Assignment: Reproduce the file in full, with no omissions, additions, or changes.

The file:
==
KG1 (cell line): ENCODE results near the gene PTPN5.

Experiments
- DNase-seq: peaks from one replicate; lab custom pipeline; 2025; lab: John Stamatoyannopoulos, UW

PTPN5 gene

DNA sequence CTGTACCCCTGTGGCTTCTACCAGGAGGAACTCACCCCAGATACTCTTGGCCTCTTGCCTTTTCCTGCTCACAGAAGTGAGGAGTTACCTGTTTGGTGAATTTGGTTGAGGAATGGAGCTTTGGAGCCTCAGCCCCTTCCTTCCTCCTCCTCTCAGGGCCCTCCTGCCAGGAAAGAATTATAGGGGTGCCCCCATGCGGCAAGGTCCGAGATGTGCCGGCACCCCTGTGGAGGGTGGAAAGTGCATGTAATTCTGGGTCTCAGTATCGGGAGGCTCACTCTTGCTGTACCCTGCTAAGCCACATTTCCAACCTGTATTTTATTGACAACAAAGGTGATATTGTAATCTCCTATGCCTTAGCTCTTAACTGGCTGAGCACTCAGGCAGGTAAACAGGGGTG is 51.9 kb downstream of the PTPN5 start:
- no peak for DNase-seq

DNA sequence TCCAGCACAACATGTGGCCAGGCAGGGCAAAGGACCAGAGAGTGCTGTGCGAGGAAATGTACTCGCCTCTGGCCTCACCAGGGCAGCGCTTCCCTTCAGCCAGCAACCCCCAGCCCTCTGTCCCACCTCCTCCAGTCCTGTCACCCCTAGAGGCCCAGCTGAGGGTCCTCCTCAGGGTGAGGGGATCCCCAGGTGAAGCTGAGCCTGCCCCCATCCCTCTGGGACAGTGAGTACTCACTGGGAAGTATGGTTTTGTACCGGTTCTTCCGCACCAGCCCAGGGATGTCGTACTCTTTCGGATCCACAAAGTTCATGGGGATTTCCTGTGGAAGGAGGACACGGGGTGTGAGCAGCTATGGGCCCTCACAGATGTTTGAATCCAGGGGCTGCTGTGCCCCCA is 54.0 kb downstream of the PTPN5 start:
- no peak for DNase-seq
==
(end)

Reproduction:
KG1 (cell line): ENCODE results near the gene PTPN5.

Experiments
- DNase-seq: peaks from one replicate; lab custom pipeline; 2025; lab: John Stamatoyannopoulos, UW

PTPN5 gene

DNA sequence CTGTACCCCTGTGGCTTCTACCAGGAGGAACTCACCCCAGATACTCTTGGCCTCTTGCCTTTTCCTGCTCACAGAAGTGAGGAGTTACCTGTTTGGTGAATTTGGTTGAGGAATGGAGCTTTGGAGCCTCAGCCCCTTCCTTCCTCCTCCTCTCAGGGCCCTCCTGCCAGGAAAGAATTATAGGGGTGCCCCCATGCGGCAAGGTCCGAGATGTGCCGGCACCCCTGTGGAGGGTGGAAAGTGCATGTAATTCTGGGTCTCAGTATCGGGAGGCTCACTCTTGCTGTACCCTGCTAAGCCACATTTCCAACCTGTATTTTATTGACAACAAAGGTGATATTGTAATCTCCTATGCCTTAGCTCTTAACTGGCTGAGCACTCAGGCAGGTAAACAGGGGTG is 51.9 kb downstream of the PTPN5 start:
- no peak for DNase-seq

DNA sequence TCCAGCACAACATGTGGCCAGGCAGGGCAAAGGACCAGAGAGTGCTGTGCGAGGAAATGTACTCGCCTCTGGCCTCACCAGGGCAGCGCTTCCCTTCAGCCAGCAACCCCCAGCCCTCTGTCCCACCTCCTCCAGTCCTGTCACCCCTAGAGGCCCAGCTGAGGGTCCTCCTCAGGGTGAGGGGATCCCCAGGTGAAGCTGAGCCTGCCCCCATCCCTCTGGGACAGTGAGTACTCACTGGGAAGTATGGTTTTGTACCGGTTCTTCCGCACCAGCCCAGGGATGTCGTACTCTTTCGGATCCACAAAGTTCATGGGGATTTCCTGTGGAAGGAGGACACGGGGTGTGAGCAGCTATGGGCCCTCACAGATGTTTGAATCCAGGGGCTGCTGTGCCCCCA is 54.0 kb downstream of the PTPN5 start:
- no peak for DNase-seq